The populations of honeybees and other key pollinators have been on the decline, and scientists are trying to figure out why. Last week, a large field study in Europe concluded that a common and much-criticized pesticide dramatically weakens already vulnerable honeybee hives. Metro Minute asked bee expert Robert J. Gegear, assistant professor of biology and biotechnology at Worcester Polytechnic Institute, why bees are so important.
Q. What would happen if bees were to disappear?
A. It depends on the context and the type of bee. In an agricultural context, the loss of managed pollinators, such as the honeybee, would have major social consequences (less food on our tables) and economic consequences (less money for agribusiness), assuming that native bees, like bumblebees, and other flower-visiting insects in the wild cannot fill the crop pollination gap.
Q. Much of the research has focused on honeybees, but you have said that the decline of bumblebees may have a greater impact. Why is that?
A. In an ecological context, native bees, including bumblebees, are keystone species, meaning the pollination service that they provide to native flowering plants has a positive cascading effect on wildlife diversity. Extinction of all native bees in the wild would lead to ecosystem collapse and dramatic reductions in biodiversity around the globe. Healthy ecosystems provide us with a number of free services (e.g., water purification and decomposition), which would also be eliminated if we had significantly reduced native pollinator diversity. Despite their tremendous importance in an agricultral context, the removal of the honeybee, a single non-native bee species (imported by European settlers), would have minimal ecological impact.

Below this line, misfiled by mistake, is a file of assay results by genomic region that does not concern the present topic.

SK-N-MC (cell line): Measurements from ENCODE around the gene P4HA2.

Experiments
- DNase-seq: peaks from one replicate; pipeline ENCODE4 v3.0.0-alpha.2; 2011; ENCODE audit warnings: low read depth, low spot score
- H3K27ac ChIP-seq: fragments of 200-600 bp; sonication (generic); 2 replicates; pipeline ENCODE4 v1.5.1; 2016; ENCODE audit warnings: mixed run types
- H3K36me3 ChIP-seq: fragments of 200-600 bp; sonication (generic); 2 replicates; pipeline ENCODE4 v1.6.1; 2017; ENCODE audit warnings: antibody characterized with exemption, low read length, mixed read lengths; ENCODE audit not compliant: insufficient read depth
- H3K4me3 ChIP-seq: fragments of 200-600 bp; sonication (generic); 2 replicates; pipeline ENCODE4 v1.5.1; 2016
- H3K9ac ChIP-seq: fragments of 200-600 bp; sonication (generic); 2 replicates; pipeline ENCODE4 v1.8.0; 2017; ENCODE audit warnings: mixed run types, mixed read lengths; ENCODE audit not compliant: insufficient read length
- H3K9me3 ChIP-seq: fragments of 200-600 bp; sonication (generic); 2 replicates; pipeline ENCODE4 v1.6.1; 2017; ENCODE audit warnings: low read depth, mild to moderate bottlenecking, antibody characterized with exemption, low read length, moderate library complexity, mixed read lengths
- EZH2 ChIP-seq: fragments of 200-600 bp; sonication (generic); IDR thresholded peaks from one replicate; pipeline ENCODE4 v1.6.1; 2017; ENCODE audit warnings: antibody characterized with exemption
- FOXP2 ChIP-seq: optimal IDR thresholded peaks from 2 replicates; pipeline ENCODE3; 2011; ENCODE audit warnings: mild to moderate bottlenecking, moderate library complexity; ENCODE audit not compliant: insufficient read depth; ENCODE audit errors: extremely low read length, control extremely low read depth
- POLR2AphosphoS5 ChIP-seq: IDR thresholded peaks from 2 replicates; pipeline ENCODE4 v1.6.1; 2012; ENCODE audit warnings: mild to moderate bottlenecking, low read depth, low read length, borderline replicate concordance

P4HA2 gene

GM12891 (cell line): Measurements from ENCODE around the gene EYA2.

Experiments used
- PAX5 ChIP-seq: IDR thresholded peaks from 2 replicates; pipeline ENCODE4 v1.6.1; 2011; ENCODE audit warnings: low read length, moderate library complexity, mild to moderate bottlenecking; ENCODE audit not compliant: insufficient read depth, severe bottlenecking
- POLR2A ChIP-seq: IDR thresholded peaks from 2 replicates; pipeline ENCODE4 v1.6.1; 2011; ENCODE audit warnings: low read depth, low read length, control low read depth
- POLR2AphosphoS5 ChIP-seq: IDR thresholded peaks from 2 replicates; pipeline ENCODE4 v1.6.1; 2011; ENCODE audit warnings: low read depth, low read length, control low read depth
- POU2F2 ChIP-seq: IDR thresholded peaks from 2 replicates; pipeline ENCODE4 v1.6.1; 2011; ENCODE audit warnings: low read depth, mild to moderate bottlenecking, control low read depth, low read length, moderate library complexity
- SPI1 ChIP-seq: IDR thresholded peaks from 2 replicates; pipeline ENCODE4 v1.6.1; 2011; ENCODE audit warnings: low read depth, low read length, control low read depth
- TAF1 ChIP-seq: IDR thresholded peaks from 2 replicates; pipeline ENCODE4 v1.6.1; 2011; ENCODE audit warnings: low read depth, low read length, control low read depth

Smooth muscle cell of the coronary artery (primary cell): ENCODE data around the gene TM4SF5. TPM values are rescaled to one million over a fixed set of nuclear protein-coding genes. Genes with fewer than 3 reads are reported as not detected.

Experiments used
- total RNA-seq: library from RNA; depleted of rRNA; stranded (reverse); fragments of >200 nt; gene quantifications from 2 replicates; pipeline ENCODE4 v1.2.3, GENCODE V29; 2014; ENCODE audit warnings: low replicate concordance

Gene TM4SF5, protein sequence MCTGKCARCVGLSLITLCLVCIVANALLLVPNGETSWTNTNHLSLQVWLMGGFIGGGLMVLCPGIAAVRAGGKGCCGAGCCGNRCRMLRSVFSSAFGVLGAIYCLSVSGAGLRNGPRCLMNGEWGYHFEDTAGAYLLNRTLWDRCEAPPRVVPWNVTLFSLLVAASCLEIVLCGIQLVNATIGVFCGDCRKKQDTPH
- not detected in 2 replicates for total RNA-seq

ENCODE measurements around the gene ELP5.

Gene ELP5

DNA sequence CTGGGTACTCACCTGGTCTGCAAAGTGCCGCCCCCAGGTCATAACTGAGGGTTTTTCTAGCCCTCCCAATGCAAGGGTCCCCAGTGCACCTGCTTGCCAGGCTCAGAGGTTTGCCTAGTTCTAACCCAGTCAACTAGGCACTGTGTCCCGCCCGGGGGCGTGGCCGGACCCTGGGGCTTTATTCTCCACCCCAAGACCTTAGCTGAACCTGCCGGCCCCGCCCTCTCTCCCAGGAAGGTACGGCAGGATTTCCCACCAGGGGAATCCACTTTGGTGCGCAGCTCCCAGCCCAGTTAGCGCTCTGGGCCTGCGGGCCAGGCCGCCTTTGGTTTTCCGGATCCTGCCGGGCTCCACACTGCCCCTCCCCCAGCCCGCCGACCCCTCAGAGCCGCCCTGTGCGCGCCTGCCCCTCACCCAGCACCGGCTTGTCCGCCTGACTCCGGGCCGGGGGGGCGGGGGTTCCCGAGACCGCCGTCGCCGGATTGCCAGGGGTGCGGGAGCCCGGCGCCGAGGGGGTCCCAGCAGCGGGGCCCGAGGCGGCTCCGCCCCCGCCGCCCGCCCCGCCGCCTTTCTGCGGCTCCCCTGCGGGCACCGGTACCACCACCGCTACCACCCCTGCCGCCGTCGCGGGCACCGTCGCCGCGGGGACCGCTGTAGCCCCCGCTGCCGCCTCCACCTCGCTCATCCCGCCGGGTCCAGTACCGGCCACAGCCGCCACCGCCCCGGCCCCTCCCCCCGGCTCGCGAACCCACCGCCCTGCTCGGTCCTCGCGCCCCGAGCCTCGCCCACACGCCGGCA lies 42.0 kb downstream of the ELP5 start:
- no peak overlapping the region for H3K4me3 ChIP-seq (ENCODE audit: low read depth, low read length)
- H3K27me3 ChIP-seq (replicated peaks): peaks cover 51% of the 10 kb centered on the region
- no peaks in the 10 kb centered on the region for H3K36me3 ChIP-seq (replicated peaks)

Q. Are there any bee populations that are in good shape?
A. Yes, there is a widespread misconception that all bees are in decline. In the case of bumblebees, some species are close to extinction while others have increased in abundance. Our research is trying to determine why this is the case. Unfortunately, we don’t have information on the status of the 4,000 other bee species native to North America, but I would guess that most groups are showing similar patterns.
Q. You have created an app that tracks bee-plant interactions. How does it work?
A. Once citizen scientists take or import a short video/picture of a bee visiting a flower, the app records details of the interaction (species involved, date, time, GPS coordinates, etc.) and then sends it to our central database where it can be analyzed in different ways. The app allows us to crowdsource large amounts of ecological data over a short period, greatly accelerating our efforts to identify the cause of bumblebee decline, and to figure out what we need to do to bring them back.
Q. How many times have you been stung?
A. Not as much as you would think — around 20-30 times over the last 20-plus years.Roy Greene can be reached at firstname.lastname@example.org. Follow him on Twitter @roygreene.